Weed of the Week: kochia

Kochia is one of the Prairies’ more damaging weeds.

And with three years of known resistance to glyphosate and many more Group 2 herbicides under its belt, the pest has found new ways to avoid farmer control.

It has also developed Groups 4 and 5 resistance in North Dakota and Montana.

Kochia, Kochia scoparia, is also known as summer cypress, burning bush and goosefoot.

Recent flooded conditions aided the spread of the plant due to its ability to producer up to 25,000 seeds, if allowed to reach maturity.

The tumbleweed has one of the most effective seed spreading systems in agriculture. Those who discover glyphosate tolerant versions often see the tumbleweed’s travel pattern as a green, meandering stripe through their field, especially in chem-fallow situations.

A serial out-crosser, something it shares with humans, each seed and plant can be unique. As a result, with thousands of seeds, kochia has the ability to generate the right mutations to form the basis for herbicide tolerance selection.

In drought, roots will extend as far as three metres into the soil hunting water and nutrients.

The summer annual broadleaf arrived in Canada as an ornamental plant with European settlers. It was also known in Europe as providing forage for livestock production in times of drought.

It is capable of growing up to two metres in height when competing with tall crops, such as corn or durum wheat.

When little, the pest has an erect, multi-branched stem and can have purple stripes. The hairy, grey-green leaves look dusty.

The kochia flowers lack petals and are made up of small, green sepals. Each of the tiny flowers becomes a brown, oval seed with a groove on the sides. The burning bush term comes from plants that turn a bright red after seed-set.

It can be a serious issue for pulse crop growers, because peas and lentils can become tied up in the weeds and even after desiccation, they can be a challenge to harvest.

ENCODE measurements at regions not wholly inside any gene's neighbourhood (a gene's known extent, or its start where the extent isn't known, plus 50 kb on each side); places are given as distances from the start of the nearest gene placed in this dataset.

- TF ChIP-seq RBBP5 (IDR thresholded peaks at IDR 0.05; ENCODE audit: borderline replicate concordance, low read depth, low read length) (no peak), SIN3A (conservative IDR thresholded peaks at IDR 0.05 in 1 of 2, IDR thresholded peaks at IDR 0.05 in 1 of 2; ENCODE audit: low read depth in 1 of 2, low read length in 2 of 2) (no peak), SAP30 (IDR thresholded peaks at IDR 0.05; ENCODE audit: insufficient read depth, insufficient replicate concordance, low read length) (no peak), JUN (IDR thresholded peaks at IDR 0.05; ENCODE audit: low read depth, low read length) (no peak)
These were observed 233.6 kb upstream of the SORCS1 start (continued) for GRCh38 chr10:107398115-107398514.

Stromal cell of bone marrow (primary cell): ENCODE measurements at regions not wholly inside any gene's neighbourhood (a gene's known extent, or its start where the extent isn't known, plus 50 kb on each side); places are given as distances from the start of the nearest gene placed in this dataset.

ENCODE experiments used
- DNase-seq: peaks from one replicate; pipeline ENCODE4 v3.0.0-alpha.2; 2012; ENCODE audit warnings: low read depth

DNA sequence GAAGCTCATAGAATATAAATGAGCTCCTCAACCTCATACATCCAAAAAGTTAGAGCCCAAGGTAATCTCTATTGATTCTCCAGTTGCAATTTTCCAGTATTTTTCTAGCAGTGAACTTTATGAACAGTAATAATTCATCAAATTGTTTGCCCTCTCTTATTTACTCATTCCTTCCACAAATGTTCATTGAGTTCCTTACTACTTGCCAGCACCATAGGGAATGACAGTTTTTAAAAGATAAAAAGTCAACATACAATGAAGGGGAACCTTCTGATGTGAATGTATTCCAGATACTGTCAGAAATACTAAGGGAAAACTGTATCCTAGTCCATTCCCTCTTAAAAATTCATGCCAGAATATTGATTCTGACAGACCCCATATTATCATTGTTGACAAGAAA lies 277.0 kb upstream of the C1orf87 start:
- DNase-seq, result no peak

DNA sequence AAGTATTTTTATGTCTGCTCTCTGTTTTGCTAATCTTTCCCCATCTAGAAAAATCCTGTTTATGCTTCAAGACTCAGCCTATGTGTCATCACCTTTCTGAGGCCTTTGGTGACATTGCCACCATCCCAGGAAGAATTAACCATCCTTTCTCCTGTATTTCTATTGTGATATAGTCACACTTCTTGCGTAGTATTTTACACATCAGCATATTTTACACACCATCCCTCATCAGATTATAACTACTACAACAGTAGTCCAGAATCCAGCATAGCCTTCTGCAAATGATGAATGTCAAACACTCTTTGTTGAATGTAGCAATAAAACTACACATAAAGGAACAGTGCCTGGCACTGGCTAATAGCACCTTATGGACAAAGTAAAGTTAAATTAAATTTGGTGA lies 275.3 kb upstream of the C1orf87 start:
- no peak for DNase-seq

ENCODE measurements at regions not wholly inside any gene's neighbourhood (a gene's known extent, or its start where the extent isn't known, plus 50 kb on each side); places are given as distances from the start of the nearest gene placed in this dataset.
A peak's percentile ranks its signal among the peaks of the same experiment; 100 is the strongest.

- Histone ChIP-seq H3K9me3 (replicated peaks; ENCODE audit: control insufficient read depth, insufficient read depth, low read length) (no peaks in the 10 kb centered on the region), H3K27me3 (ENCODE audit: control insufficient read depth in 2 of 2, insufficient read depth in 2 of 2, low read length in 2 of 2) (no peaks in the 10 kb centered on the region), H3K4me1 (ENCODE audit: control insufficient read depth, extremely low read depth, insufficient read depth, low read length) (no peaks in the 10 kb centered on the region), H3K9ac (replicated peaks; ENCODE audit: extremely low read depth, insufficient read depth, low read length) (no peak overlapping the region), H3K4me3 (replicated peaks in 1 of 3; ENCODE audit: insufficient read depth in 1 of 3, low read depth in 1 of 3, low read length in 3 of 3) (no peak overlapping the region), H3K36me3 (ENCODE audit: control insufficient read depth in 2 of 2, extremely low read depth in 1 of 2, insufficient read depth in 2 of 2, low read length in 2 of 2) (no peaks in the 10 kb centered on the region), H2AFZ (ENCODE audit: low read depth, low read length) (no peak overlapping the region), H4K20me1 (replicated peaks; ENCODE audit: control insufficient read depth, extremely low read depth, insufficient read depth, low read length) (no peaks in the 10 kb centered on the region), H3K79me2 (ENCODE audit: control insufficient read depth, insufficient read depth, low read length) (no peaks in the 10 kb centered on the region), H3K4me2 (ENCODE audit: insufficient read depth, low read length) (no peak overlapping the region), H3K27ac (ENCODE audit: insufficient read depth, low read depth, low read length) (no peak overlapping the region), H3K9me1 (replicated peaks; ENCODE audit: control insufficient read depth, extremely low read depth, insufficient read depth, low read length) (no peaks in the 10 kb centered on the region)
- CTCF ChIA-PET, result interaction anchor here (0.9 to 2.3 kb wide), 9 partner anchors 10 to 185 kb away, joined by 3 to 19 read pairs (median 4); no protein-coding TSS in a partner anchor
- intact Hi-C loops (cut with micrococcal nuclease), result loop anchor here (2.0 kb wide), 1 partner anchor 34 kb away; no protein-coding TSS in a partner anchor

Kochia’s seeds have a short life in the soil, so control can be achieved in a single year. They germinate quickly in the spring and are cold tolerant.

Just 21 plants per sq. metre reduce wheat yields by one-third. In flax and pulse crops, the plant can be devastating, choking out broadleaf crops for sun and moisture.

As a livestock feed, the plant is high in protein and carbohydrates and produces well under the toughest conditions.

It contains saponins, alkaloids, oxalates and nitrates in amounts that can be toxic to livestock, so it must not exceed 50 percent of the diet.

Due to the Group 2 resistance, using other Groups of broadleaf herbicides is critical to its control.

Glyphosate, when applied pre-harvest, gives good control of sub-mature plants and seeds, other than those that are tolerant.

In cereals and flax, bromoxynil with MCPA can be effective or tank mixed with other products. For flax Fortress is an option.

Early post-emergent and burn-off applications can help control this noxious pest. Adding tillage and mowing are also effective.

Kochia seeds can end up in and are tolerated so some degree in most seed lots. Luckily, there are a wide variety of herbicides to control the pest in cereals.

In peas, solutions are harder to come by. Edge and Authority, with or without Charge are the label options. Clearfield options in lentils provide control and Edge can be used in fall. Herbicide tolerant canola is an effective strategy for that crop. Edge, again, can used with canola.

While control can be accomplished in a single year, attention needs to be paid to herbicide Group rotations.

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